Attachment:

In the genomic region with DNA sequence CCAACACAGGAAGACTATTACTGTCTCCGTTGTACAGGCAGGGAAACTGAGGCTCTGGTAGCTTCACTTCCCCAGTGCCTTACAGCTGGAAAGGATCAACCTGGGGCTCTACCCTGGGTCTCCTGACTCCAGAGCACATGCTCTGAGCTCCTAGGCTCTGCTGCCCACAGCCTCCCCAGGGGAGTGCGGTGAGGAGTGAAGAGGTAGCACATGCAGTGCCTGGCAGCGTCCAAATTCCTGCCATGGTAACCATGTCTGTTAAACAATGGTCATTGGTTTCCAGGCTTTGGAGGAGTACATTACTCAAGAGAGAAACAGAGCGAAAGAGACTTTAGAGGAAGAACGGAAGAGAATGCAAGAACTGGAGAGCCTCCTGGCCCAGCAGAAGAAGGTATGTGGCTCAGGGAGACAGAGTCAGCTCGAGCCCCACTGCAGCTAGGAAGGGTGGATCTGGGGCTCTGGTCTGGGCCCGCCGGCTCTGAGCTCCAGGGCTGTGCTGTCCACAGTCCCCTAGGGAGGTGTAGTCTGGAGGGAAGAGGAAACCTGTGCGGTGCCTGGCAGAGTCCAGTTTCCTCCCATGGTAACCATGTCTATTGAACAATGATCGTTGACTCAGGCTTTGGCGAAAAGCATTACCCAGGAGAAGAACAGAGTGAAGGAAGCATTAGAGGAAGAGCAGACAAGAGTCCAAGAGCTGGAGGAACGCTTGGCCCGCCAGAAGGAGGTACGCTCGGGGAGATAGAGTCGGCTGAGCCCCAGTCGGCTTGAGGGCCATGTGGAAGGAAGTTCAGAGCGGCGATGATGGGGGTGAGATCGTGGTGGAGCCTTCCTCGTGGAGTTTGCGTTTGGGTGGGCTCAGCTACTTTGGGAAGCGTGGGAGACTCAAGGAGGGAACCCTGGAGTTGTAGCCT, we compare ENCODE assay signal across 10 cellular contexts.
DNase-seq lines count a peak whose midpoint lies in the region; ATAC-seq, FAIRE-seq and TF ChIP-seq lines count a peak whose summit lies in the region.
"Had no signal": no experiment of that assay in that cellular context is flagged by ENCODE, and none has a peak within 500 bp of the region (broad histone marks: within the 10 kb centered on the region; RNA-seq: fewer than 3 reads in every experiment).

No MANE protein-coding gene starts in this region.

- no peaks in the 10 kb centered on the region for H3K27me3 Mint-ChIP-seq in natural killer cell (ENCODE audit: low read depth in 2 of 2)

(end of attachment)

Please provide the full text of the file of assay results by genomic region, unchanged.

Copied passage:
In the genomic region with DNA sequence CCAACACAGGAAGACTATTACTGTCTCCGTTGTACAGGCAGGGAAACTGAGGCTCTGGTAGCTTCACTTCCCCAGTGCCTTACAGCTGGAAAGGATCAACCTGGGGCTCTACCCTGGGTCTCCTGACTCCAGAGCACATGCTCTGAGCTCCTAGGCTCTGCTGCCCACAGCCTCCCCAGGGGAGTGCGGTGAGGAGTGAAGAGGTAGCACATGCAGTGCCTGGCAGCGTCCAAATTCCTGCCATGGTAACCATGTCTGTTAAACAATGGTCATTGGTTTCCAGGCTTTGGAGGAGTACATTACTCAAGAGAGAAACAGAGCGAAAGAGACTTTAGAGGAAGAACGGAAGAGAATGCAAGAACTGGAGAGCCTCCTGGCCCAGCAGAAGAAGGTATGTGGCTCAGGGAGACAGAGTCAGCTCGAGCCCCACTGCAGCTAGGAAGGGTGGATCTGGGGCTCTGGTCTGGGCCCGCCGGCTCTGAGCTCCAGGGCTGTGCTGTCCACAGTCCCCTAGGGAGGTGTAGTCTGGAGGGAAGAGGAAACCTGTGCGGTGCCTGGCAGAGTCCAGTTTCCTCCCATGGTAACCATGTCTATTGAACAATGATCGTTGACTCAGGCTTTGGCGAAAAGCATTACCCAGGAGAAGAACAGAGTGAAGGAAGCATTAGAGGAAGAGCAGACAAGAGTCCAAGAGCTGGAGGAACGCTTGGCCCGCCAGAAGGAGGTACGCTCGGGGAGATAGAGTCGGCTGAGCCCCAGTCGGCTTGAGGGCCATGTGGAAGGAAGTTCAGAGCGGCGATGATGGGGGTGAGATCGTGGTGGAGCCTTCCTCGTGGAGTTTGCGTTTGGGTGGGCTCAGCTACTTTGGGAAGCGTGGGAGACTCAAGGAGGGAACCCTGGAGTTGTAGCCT, we compare ENCODE assay signal across 10 cellular contexts.
DNase-seq lines count a peak whose midpoint lies in the region; ATAC-seq, FAIRE-seq and TF ChIP-seq lines count a peak whose summit lies in the region.
"Had no signal": no experiment of that assay in that cellular context is flagged by ENCODE, and none has a peak within 500 bp of the region (broad histone marks: within the 10 kb centered on the region; RNA-seq: fewer than 3 reads in every experiment).

No MANE protein-coding gene starts in this region.

- no peaks in the 10 kb centered on the region for H3K27me3 Mint-ChIP-seq in natural killer cell (ENCODE audit: low read depth in 2 of 2)